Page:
Historically, the affluent consumer had an outsized influence on aggregate consumer spending, but the pandemic adversely affected this key demographic disproportionally. With significant affluent pent-up demand, hard-hit categories of travel and restaurant spending should now benefit the most as affluent spending recovers.
Elevated commodity prices such as grain and oil may soon feed into already elevated inflation rates here in the U.S. The persistence of inflation pressures will also likely begin to dampen real economic activity in our view.
Among the key drivers of this year’s robust holiday sales are the recent surge in e-commerce sales, the continued robust demand for food and beverages at home (groceries), and higher prices on holiday-related items.
More than half expect their business to have positive cash flow in 2020, but many small businesses also worry about the potential negative impact that global and political instability could have on their business, according to Visa's latest survey.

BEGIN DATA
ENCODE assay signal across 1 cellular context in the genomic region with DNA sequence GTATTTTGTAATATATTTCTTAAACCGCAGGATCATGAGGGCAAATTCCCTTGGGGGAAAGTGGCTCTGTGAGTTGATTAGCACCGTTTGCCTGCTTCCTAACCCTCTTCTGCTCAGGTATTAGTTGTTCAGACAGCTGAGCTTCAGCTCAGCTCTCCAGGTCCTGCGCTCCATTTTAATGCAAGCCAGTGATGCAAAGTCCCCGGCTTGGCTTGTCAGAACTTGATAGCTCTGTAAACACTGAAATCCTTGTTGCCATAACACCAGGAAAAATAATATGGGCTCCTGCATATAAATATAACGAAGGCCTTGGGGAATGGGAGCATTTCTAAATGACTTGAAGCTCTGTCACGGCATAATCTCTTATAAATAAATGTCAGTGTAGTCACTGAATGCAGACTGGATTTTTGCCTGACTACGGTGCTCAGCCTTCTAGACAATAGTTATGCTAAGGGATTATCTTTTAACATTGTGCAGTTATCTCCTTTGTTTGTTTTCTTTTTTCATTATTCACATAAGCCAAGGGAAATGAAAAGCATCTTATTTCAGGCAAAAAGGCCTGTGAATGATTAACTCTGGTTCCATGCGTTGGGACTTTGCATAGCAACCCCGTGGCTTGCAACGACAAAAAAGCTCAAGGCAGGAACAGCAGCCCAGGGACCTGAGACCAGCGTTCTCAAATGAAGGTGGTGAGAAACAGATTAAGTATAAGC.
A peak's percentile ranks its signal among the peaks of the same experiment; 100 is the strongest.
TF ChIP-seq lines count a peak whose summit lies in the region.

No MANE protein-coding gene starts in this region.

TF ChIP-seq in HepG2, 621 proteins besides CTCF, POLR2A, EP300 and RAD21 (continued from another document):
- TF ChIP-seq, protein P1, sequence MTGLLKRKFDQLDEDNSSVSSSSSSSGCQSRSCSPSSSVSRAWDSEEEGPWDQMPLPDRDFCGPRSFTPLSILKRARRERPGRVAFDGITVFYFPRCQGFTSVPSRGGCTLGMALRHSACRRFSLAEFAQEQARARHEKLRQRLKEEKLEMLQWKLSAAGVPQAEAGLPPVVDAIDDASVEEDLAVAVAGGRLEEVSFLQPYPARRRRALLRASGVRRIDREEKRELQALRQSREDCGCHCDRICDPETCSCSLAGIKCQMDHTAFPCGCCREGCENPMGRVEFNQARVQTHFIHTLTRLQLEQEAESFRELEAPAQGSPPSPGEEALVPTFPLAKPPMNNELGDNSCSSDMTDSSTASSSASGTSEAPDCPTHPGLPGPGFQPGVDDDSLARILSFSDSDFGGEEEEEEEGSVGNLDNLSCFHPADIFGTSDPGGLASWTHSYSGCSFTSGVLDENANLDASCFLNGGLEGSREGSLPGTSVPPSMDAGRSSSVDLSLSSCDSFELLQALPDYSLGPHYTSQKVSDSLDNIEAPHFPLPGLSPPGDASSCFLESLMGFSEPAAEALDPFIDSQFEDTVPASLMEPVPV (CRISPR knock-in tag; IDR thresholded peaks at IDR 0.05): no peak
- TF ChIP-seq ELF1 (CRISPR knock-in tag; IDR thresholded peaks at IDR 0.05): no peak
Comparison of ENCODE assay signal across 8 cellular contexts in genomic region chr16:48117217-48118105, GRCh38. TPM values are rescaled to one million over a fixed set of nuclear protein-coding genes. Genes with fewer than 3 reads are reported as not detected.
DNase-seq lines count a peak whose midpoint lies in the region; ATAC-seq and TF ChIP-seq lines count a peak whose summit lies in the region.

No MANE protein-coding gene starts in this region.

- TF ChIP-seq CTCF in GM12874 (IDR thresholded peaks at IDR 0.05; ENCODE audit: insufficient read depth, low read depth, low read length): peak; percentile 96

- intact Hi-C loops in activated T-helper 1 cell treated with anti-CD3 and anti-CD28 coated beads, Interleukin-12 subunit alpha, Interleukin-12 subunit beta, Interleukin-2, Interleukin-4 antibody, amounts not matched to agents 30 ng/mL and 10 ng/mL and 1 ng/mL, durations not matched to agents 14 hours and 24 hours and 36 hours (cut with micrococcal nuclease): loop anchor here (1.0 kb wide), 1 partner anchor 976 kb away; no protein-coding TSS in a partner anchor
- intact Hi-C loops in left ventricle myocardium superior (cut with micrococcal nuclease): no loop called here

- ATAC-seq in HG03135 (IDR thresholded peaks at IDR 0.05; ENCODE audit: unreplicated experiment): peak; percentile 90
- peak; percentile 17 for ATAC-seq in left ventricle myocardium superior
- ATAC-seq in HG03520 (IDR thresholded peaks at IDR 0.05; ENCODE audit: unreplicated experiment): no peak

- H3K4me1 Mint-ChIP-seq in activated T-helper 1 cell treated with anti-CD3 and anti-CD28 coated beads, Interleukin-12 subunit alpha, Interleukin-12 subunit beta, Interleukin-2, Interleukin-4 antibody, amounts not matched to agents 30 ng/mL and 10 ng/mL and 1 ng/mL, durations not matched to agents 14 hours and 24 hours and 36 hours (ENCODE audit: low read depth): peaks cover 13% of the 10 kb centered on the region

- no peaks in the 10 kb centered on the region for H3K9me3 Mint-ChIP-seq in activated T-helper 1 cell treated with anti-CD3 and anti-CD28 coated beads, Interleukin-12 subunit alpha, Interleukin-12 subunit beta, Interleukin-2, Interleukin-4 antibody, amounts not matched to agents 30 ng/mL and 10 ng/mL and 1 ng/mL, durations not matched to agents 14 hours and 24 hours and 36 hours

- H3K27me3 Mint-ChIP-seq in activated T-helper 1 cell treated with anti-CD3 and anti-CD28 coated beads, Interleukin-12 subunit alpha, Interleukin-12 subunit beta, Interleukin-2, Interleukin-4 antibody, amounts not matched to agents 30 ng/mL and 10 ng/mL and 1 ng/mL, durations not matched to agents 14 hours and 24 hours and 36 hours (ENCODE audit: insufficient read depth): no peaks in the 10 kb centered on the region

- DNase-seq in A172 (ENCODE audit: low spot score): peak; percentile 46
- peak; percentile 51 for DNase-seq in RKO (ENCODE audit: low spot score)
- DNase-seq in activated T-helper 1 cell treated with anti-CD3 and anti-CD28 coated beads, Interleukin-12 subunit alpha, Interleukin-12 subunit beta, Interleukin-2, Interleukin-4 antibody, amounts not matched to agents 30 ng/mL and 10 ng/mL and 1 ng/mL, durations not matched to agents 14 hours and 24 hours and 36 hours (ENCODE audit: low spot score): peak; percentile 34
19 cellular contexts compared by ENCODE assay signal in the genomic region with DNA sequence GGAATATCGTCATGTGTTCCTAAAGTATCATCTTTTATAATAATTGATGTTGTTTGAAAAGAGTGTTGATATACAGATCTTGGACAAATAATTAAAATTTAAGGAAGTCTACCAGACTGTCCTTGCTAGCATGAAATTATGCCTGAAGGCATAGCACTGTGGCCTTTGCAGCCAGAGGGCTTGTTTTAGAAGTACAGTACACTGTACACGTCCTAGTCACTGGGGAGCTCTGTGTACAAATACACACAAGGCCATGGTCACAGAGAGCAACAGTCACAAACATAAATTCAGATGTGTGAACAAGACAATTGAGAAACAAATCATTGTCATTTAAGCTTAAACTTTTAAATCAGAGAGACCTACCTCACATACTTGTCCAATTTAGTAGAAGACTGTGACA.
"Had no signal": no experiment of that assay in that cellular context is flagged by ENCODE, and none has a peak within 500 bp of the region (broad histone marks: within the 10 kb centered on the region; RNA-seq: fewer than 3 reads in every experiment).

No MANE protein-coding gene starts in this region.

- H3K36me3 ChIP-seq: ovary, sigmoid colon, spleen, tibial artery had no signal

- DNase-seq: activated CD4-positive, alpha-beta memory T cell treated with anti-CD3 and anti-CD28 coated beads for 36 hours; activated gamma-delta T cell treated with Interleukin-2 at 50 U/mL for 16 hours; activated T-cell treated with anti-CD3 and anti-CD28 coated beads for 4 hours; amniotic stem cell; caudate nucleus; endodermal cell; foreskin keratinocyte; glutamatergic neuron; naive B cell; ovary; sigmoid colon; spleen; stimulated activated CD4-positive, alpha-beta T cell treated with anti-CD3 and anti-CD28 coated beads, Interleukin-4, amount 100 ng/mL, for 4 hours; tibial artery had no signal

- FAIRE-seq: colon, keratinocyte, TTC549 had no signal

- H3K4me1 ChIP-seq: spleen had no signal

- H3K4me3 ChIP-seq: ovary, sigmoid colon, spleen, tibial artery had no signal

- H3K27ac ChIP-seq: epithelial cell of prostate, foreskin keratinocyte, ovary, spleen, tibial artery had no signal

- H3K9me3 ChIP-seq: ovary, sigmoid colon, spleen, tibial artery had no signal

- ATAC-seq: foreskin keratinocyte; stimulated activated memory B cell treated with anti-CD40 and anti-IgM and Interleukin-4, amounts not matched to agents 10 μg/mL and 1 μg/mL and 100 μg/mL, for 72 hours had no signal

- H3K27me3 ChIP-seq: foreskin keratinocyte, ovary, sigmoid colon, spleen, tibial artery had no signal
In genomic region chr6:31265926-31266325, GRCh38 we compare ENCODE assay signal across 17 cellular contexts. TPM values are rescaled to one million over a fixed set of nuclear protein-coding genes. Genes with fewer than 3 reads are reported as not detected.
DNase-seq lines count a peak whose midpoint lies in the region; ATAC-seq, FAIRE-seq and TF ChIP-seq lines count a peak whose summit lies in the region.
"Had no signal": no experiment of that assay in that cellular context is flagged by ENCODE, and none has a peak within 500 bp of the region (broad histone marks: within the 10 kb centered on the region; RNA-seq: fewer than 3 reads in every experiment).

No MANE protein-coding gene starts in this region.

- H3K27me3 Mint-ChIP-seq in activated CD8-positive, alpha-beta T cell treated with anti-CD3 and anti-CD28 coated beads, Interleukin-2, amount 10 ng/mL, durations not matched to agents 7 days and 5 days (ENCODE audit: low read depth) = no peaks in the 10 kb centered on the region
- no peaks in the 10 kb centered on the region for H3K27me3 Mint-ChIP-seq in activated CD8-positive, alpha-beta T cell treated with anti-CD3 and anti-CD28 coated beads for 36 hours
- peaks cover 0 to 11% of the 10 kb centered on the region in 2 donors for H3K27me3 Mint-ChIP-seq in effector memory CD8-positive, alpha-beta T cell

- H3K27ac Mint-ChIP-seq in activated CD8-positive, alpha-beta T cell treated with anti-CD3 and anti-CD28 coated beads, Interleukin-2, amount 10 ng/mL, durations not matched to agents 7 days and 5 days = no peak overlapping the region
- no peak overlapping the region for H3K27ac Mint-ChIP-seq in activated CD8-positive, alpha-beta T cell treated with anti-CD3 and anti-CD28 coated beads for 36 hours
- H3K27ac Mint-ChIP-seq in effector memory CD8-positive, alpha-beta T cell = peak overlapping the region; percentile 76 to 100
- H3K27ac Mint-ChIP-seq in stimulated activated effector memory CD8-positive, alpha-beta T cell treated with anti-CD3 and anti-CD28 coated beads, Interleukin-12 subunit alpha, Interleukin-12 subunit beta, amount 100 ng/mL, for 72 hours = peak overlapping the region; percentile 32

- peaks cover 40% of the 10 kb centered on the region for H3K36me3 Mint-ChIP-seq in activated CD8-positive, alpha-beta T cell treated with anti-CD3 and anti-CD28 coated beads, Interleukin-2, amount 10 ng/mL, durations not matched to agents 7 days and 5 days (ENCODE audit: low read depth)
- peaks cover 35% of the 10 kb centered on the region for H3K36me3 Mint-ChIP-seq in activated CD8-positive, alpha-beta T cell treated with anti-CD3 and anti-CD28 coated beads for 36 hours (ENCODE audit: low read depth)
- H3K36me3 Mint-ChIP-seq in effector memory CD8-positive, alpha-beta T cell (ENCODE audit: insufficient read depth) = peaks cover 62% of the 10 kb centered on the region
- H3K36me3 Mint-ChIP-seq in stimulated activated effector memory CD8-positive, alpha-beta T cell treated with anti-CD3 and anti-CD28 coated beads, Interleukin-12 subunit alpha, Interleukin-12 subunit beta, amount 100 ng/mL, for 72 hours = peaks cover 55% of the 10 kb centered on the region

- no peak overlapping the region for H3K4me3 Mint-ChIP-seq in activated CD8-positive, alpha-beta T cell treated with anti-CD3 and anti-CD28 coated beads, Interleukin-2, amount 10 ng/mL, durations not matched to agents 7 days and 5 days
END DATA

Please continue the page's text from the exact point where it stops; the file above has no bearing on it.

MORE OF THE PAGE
Thanksgiving weekend is lining up to be one of the strongest in years, with 60 percent of holiday shoppers indicating they plan to shop on Thanksgiving Day, Black Friday or Cyber Monday. This is a big jump from 51 percent back in 2013.
The ongoing U.S. economic expansion is approaching record-breaking status, but for how long? Visa’s Principal U.S. Economist, Michael Brown, discusses the economic indicators he monitors for signs of a recession.
Austria’s Pinzgau-Pongau region of the Alps is ranked #1 in Visa’s list of the top 25 global winter ski destinations,* based on a three-year average of cross-border arrivals according to the Visa International Travel (VISIT) platform.
Hundreds of millions more global consumers will enter the middle class and gain purchasing power extending beyond their basic needs. Who and where are they? Visa's chief economist discusses this trend and what it could mean for global merchants.